It’s not easy for high school football players to earn college football scholarships. Why? College coaches don’t have the time to travel and see over 1.5 million football recruits in person. That’s why a football highlight video is one of the most important parts of your online recruiting and football scouting resume. It takes just a few minutes for a well-made recruiting video to show football scouts and coaches what a high school football recruit can do on the football field. In order to have an effective football recruiting highlight video, you need to know specifically what football scouts and coaches are looking for and how they evaluate video.
All coaches have their own methodology for evaluating prospects. Remember, they are looking for the right players for their individual systems and schemes. Some coaches focus strictly on overall athleticism. They might not care what position you play or necessarily that you’re considered “undersized” - they want great athletes to mold into their system. Other coaches are trying to evaluate a player’s “frame” or “upside”. Could this player maintain great movement skills and add 30 pounds of muscle mass?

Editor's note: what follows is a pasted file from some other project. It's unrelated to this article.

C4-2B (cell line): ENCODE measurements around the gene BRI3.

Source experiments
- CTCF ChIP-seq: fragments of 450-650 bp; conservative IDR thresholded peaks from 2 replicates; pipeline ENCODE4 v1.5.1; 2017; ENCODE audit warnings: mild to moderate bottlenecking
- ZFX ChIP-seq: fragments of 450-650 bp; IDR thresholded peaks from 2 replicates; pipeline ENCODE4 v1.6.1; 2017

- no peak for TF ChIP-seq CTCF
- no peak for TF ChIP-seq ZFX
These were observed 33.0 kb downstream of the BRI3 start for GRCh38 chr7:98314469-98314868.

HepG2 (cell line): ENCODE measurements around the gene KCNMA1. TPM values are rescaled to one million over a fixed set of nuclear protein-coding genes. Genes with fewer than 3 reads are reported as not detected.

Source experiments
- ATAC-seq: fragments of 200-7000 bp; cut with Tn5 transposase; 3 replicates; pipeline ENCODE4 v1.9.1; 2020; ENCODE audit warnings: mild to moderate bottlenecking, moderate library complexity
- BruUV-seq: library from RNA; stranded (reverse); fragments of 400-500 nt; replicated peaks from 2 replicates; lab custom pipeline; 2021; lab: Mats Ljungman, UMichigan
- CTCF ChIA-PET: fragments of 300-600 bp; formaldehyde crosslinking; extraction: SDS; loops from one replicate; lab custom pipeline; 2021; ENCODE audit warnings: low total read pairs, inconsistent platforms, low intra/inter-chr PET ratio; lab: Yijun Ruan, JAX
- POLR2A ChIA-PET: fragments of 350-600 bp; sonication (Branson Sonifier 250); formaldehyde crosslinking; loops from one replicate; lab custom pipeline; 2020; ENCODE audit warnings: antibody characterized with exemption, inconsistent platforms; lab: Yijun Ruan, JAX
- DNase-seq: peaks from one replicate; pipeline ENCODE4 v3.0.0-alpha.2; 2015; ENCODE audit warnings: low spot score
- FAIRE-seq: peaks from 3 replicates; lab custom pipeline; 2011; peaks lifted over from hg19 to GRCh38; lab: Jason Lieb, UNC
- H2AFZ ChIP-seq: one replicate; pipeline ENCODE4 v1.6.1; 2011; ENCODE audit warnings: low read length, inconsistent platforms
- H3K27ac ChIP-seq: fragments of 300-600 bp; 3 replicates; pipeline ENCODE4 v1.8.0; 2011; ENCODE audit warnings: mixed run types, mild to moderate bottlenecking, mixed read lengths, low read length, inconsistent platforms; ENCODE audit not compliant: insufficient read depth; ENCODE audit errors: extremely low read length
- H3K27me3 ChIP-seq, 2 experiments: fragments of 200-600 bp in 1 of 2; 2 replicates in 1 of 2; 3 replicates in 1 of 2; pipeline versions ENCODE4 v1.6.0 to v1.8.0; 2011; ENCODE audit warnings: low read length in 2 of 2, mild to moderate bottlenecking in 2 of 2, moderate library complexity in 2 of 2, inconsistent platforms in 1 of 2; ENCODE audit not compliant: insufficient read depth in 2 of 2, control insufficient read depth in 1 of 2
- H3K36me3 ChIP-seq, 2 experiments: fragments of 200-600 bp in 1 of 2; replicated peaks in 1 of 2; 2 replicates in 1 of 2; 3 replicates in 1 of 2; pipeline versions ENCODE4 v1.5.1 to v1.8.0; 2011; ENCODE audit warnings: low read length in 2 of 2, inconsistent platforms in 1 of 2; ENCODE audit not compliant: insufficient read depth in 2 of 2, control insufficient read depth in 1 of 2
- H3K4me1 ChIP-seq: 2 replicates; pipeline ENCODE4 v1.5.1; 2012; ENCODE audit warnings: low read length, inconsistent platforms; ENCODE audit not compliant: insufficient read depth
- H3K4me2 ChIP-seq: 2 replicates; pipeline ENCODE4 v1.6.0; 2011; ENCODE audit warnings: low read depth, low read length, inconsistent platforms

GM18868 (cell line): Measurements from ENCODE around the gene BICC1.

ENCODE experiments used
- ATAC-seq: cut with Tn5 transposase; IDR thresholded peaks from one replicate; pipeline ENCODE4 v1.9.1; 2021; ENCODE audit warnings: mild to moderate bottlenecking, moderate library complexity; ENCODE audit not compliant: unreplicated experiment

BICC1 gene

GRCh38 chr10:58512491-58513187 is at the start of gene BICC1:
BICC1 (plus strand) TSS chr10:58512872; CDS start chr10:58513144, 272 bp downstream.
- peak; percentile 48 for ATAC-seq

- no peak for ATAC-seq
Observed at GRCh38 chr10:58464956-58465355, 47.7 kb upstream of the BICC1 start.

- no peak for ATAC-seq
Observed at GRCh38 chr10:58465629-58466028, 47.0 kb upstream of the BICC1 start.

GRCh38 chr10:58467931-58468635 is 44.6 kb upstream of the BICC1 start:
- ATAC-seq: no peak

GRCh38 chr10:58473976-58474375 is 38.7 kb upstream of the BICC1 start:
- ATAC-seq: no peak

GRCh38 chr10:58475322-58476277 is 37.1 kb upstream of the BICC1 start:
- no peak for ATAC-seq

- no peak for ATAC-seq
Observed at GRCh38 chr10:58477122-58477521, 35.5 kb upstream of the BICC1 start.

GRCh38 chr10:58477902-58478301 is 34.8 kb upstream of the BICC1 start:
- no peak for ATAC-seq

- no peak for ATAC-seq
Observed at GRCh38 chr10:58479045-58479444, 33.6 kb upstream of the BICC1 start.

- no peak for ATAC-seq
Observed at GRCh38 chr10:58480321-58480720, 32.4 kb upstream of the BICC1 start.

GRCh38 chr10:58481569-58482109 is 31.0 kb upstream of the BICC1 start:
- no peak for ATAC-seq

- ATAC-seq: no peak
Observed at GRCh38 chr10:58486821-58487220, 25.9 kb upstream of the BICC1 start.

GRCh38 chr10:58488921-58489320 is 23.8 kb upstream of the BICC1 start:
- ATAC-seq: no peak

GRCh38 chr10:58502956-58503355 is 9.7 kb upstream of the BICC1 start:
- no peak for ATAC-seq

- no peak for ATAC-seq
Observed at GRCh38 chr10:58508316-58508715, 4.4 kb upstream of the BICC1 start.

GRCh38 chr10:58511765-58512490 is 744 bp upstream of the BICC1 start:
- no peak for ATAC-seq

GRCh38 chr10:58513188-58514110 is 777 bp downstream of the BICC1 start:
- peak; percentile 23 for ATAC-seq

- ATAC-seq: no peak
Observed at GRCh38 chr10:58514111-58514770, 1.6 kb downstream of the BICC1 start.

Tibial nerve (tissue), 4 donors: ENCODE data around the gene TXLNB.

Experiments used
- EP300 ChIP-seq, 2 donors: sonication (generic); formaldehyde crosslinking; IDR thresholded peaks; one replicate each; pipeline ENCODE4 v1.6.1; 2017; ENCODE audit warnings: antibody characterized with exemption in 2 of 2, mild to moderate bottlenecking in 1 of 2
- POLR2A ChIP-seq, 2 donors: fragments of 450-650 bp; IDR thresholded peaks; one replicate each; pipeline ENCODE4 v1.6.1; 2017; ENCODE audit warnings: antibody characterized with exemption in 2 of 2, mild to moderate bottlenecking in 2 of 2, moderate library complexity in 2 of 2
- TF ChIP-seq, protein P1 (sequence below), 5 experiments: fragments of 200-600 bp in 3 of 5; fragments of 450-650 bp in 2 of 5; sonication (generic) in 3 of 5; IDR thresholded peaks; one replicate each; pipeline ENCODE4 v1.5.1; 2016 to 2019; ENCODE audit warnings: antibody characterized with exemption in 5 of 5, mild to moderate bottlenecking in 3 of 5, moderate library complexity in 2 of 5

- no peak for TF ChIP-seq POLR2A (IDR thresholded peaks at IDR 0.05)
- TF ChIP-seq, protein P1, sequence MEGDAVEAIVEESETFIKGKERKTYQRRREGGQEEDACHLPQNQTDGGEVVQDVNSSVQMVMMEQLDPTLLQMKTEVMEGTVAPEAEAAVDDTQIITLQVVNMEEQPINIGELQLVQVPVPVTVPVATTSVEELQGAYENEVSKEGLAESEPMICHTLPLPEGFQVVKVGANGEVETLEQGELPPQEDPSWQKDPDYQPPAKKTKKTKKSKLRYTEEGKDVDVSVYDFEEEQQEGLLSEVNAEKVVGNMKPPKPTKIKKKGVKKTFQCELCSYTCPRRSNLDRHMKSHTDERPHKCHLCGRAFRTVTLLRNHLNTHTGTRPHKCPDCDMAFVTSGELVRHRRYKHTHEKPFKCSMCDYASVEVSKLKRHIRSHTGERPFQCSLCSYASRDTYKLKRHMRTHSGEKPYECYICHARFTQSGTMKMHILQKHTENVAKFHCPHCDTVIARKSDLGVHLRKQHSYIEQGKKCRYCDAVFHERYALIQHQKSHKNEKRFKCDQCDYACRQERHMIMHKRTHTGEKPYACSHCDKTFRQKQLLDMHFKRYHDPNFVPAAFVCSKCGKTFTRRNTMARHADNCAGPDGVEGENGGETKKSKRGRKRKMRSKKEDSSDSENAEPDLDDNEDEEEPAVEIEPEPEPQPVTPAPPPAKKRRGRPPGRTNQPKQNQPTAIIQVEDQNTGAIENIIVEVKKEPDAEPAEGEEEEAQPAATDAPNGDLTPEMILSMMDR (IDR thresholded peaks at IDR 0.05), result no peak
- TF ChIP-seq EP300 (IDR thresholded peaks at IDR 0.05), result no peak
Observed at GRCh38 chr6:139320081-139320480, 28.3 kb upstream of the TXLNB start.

For example, you may be the best 170 pound running back in the country for example, but if that college coach runs the I-Formation and wants all of his running backs at 215 pounds or heavier, guys that can move the pile in the SEC, then that’s going to be first thing he looks for - whether you can move the pile in his conference. Every coach is looking for something different and that’s why it’s so important to be in front of as many coaches as possible. Also keep in mind these coaches constantly move from job to job and take their system with them, so from year-to-year when a school changes offensive or defensive coordinators or head coaches the types of players that they target may completely change.
For example, a football highlight video should use in-game clips and show the entire field. You must be spot-shadowed correctly on every play! Position players should focus first on varsity footage if it’s available. College coaches don’t like to evaluate JV footage with the exception being select powerhouse programs in the top football states like Texas, Georgia and Florida. Punters, kickers and long snappers should also include skills videos not from game footage.
If you’re a young player or if you haven’t seen much varsity time you can include camp or combine footage such as 1-on-1 pass pro, workout footage (40, Pro Shuttle), or for skill players 7-on-7 just to give coaches a feel for your stature, athleticism, and skill level. Regardless of whether or not you currently have game or skill-based video, as long you’re getting the right viewership-enabled video footage out to college coaches you’re taking the first step toward earning a college football scholarship.